What Makes Atopic Dermatitis Worse?
Many people ask, "What makes atopic dermatitis worse?" Several factors and conditions can make symptoms worse. These can be broken down into two main categories: irritants (such as rough clothing or perfumed soaps) and allergens (like dust or pet dander). In addition, emotional factors, skin infections, temperature, and climate can make atopic dermatitis worse.
Many factors or conditions can make symptoms of atopic dermatitis worse by further triggering the already-overactive immune system, aggravating the itch-scratch cycle, and increasing damage to the skin. These factors can be broken down into two main categories:
Irritants are substances that directly affect the skin causing it to become red and itchy or to burn.
Irritants can be caused by:
- Frequent wetting and drying of the skin
- Wool or synthetic fibers
- Rough or poorly fitting clothing
- Soaps and detergents
- Perfumes and cosmetics
- Exposure to certain substances, such as solvents, dust, or sand
- Cigarette smoke.
However, the effects of irritants vary from person to person.
Allergens are substances from foods, plants, animals, or the air that inflame the skin by triggering an overreaction in the immune system. Inflammation can occur even when the person is exposed to small amounts of the substance for a limited time.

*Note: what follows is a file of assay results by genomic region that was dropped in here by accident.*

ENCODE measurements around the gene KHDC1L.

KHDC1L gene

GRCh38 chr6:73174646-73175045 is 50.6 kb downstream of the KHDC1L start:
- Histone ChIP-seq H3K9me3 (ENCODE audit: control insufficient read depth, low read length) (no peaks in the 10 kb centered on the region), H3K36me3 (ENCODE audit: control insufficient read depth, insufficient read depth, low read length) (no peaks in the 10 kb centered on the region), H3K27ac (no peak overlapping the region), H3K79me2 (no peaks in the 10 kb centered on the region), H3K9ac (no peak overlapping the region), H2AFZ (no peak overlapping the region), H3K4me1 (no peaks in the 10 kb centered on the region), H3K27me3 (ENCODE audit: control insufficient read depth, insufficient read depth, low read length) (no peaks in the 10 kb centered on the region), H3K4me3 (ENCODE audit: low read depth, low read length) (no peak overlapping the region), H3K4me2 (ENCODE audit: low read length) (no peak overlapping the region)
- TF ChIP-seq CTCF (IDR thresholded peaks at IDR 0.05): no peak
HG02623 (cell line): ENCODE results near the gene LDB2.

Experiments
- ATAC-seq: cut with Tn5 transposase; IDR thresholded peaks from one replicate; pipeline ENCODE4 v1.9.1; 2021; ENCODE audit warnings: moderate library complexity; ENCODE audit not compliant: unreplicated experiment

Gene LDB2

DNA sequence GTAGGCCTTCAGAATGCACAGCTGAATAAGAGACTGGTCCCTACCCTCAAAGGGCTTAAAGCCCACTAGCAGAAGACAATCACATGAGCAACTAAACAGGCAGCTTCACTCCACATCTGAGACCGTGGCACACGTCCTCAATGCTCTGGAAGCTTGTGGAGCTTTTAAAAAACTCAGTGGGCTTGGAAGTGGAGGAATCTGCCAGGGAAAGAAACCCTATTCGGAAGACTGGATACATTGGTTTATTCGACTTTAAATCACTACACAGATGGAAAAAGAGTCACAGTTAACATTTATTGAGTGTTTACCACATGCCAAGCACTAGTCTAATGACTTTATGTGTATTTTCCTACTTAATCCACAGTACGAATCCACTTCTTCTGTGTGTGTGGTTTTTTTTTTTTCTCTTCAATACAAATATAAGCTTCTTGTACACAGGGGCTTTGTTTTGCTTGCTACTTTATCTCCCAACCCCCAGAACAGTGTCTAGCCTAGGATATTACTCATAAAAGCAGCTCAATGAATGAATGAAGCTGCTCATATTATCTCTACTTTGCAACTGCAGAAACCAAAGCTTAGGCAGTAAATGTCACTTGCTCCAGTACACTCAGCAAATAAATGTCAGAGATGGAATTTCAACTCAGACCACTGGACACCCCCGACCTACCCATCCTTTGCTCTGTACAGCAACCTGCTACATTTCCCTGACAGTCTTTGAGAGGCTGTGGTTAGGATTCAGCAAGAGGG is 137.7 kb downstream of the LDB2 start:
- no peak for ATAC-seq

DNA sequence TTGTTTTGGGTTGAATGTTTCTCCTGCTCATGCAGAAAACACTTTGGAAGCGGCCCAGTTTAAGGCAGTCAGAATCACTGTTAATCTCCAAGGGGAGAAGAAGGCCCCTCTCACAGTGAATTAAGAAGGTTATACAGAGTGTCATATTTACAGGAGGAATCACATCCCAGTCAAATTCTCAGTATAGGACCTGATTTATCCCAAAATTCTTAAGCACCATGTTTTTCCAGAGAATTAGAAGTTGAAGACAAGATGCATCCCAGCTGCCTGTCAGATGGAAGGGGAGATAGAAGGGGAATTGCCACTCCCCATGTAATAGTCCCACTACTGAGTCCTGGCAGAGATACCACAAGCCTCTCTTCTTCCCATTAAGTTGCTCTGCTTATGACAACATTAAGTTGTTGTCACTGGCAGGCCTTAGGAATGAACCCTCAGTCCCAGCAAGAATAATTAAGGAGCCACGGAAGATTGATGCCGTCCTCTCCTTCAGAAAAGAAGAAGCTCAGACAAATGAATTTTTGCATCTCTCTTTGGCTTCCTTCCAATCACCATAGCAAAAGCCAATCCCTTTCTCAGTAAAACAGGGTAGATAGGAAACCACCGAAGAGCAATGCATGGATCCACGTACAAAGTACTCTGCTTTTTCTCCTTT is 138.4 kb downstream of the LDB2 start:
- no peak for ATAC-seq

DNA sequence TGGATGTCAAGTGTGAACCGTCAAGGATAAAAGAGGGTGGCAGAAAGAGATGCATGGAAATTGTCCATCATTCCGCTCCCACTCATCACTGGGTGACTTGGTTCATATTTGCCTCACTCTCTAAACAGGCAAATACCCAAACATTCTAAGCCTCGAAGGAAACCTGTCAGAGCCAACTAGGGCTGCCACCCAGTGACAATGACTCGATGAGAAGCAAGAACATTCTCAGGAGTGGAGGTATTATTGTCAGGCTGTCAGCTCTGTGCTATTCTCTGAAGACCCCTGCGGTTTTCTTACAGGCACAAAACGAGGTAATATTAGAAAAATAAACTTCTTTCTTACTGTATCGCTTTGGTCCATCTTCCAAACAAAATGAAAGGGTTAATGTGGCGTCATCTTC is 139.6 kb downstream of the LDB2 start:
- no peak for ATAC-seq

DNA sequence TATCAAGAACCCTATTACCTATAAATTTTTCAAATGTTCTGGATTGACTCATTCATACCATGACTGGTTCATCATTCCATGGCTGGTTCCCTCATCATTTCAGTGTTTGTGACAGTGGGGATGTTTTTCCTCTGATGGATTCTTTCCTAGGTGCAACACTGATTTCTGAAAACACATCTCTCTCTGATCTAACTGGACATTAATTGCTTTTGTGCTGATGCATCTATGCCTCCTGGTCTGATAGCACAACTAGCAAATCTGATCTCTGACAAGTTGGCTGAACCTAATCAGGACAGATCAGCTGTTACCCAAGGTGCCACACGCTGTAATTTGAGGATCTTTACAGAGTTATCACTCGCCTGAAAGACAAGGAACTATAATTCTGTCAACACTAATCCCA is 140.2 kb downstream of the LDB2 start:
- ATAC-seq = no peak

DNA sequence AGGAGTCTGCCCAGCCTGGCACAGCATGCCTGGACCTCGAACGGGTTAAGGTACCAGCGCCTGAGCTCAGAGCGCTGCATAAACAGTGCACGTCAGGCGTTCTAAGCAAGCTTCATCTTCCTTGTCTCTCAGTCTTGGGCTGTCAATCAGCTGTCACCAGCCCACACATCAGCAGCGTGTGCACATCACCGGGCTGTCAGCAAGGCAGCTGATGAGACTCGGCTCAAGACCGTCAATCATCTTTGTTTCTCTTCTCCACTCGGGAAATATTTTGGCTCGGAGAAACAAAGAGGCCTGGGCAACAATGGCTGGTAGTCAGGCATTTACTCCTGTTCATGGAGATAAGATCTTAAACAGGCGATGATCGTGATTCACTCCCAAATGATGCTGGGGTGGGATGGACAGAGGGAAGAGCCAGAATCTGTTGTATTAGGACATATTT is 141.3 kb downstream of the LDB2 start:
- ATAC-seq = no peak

Although researchers know that allergens in the air can make symptoms of atopic dermatitis worse, atopic dermatitis research scientists are not certain whether inhaling these allergens or their actual penetration of the skin causes the problem. Allergens in the air include:
- Dust mites
- Dander from animal hair or skin.
When people with atopic dermatitis come into contact with an irritant or allergen that they are sensitive to, inflammation-producing cells become active. These cells release chemicals that cause itching and redness. Further damage to the skin occurs when people respond to the itching and redness by scratching and rubbing the skin.
A number of studies have shown that foods may trigger or exacerbate atopic dermatitis. Food allergies can cause:
The most common food allergens are:
A recent analysis indicated that breastfeeding an infant for at least 4 months might protect the child from developing allergies. However, some studies suggest that mothers with a family history of atopic diseases should avoid eating common allergenic foods during late pregnancy and throughout breastfeeding.